Leadership: Priorities and Practices

( What did Prophet Muhammad say about leadership? Importance of leadership in Islam )

Leaders of today are all about gaining power and enforcing doctrine. Be it, countries, groups, organisations or masajid, the ugly struggle for power has grasped all spheres of life. Often, a person stands up to fill an essential leadership void in the community, considering themselves best fit for the role. While this effectively fills the position of leadership, it fails to seek, nurture and refine leaders with core values of justice, responsibility and service to others. Campaigning, electioneering and lobbying are often followed by dirty politics, and rivalry. All those involved in the noble bid to provide a good leadership seem to have lost their goal somewhere in the fight for power.

Sadly, this is the dilemma many countries and organisations face. The quest for good leadership often brings out greed and lust for power not only in country politics but also in many organisational groups. Everyone wants a leadership position, and they are prepared to go to any lengths to acquire it.

Interestingly, Islam discourages the practice of seeking leadership. In Islam, leadership is an ‘amanah’ (trust) and a huge responsibility. The early Muslims used to cry, when they were given a position of authority, out of fear of not being able to discharge it properly.

Abu Hurairah (may Allah be pleased with him) has narrated that the Prophet (peace and blessings be upon him) said: “You people will be keen to have the authority of ruling, which will be a thing of regret for you on the Day of Resurrection.” (Bukhari)

Some unprecedented duties of a leader are:

  • A leader should intend to work in the light of the Quran and ‘Sunnah’.
  • Study of all aspects of Quran should be mandatory for anyone who is assigned a certain position.
  • They should be educated about how perfectly our Prophet (peace and blessings be upon him) combined the delegation of a leadership role to a subordinate with human compassion, empowering a future leader while simultaneously expressing his love and humility as a leader.
  • A leader should be well acquainted with the vision and mission of the role assigned to them. One must always be aware that the learning process for any person is life-long. It doesn’t stop with one being appointed as the leader. Contrary to popular belief, a successful leader keeps learning through his / her success and failure.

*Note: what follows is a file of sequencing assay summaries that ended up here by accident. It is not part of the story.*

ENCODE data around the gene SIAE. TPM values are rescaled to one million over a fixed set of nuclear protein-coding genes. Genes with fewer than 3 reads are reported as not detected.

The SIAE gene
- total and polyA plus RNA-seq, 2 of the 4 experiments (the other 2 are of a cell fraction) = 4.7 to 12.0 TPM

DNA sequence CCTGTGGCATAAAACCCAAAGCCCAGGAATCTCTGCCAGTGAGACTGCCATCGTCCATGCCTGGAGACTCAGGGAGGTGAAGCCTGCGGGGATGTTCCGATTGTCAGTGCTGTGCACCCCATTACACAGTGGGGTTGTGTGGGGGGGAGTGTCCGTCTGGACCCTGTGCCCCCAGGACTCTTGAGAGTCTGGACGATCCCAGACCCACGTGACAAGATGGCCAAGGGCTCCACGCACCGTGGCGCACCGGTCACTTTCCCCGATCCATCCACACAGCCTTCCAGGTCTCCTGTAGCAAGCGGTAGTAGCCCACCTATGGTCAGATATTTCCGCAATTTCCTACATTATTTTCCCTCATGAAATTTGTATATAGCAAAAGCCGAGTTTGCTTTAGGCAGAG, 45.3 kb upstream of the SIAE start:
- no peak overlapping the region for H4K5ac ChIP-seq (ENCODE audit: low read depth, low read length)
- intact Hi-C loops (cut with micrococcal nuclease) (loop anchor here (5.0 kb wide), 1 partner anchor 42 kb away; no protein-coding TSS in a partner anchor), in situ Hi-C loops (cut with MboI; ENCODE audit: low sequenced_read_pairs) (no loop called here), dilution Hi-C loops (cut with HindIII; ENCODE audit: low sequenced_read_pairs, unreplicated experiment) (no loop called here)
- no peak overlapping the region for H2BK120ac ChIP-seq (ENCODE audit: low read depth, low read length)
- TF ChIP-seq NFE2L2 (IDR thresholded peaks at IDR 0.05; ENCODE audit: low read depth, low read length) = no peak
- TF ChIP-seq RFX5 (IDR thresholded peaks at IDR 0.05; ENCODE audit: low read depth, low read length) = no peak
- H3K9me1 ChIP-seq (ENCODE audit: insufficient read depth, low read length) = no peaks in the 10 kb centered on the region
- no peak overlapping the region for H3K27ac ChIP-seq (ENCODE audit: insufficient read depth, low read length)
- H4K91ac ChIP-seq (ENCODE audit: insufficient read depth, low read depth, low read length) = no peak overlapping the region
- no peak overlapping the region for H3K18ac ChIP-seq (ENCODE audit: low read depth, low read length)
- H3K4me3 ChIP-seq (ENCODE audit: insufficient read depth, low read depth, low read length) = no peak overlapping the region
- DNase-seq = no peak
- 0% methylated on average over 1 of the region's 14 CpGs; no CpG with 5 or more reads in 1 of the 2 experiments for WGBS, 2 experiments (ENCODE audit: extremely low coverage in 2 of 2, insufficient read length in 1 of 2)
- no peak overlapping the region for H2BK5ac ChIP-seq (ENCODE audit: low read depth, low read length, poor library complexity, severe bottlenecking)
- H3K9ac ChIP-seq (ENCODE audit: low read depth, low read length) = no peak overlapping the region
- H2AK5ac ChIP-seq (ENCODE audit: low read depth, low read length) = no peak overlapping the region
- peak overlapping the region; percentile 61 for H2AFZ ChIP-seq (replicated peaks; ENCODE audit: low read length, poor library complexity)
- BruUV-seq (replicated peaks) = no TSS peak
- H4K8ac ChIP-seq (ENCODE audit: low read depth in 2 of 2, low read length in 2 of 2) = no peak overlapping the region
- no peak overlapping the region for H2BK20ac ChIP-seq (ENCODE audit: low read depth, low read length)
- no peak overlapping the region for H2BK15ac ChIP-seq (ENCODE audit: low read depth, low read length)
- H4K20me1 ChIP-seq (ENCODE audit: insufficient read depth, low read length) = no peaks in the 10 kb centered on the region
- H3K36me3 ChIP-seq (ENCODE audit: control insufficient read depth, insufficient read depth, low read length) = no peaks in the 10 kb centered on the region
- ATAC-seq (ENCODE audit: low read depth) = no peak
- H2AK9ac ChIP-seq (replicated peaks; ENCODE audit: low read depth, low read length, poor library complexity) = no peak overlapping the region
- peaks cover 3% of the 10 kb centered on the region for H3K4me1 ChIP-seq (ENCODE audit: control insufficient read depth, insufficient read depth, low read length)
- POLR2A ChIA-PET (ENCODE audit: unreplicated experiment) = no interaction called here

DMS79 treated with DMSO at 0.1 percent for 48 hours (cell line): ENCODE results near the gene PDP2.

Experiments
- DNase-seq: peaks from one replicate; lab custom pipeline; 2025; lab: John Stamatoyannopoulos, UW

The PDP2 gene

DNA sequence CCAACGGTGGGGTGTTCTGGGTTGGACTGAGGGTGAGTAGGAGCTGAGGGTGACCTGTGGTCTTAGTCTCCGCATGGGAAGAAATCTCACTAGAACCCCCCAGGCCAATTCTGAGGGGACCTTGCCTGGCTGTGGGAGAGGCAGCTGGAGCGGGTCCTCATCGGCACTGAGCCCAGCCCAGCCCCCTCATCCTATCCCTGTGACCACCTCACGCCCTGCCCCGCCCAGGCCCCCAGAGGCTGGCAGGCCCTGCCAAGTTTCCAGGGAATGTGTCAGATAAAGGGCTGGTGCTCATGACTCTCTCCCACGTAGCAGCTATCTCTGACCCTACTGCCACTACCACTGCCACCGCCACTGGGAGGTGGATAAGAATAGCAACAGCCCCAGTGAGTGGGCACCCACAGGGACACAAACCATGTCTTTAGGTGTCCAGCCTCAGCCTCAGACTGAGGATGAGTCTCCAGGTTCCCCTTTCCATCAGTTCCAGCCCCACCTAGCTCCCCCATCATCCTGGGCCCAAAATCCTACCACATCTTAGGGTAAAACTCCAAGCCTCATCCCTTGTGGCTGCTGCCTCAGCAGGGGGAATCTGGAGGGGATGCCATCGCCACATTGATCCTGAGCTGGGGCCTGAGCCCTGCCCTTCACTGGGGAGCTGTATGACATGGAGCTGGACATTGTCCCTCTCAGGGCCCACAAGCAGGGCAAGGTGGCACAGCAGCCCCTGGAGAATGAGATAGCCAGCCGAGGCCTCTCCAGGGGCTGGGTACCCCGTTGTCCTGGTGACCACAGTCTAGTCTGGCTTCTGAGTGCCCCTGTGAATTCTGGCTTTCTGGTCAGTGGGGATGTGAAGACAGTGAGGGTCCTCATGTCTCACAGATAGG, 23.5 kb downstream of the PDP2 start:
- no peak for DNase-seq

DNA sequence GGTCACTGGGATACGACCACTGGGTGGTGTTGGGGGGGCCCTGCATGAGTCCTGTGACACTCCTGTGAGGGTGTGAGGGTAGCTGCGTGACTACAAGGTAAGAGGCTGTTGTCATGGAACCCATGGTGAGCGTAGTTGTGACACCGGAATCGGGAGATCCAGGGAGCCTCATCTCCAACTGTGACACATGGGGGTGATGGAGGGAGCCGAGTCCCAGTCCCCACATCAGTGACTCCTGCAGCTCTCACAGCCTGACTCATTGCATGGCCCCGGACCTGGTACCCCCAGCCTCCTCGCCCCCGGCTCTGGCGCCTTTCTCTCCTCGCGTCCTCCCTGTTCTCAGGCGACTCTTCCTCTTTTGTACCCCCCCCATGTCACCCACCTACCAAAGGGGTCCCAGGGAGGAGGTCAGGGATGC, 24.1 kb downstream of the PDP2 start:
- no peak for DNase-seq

• A leader should give simple, concise and role-related instructions to those under them. A leader is accountable for all tasks he/she appoints to subordinates.
  • Justice, courage and consultation are foundation characteristics of a leader. Intelligence, self-confidence, determination, integrity and sociability are other effective leadership traits.
  • There should be love and compassion between a leader and his subordinates. He / she is encouraged to collaborate and engage with subordinates / common people with integrity, knowledge, and good judgement. They are also required to be motivating and inspiring.
  • A leader should prepare his / her subordinates to be able to efficiently take on leadership roles in the future, which bring added responsibilities, require the ability to make critical decisions, and need excellent interpersonal skills to win over hearts of people.
  • Some leaders tend to follow autocratic and dictatorial leadership styles, thinking that these cast greater awe over a workforce and thus attain better performance. Clearly, this methodology is in clear contradiction to the style of leadership of our beloved Prophet (peace and blessings be upon him), who was an exemplary leader. He was humble, mild-mannered, friendly, approachable and easy to talk to. Moreover, he empowered his close companions to be capable enough to carry on his mission after his demise.

“Upon acceptance as the first Caliph after the death of the Prophet (peace and blessings be upon him), Abu Bakr (may Allah be pleased with him) famously stated, ‘I have been made your leader, and I am not better than any of you. Support me if I do well and correct me if I do wrong.’ ”

The Prophet (peace and blessings be upon him) is reported to have said that anyone, who seeks leadership, is not fit for it. It is discouraged to seek a leadership position out of greed and desire for power.

Once, two men entered upon the Prophet (peace and blessings be upon him). One of them said: “O, Allah’s Apostle! Appoint me as governor,” and so did the second. The Prophet said: “We do not assign the authority of ruling to those who ask for it, nor to those who are keen to have it.” (Bukhari)

This is not to say, however, that taking up a leadership role is wrong or discouraged. Indeed, the Prophet (peace and blessings be upon him) encouraged his followers to take up a responsibility, when it was entrusted to them. He said: “Whoever is given responsibility of some matter of the Muslims but withdraws himself, while they are in dire need and poverty, Allah will withdraw Himself from him, while he is in dire need and poverty on the Day of Requital.” (Abu Dawood). Hence, leadership can be summarised as a simple matter of sacrificing oneself to please Allah (swt) and a means to serve his creation in the best manner possible.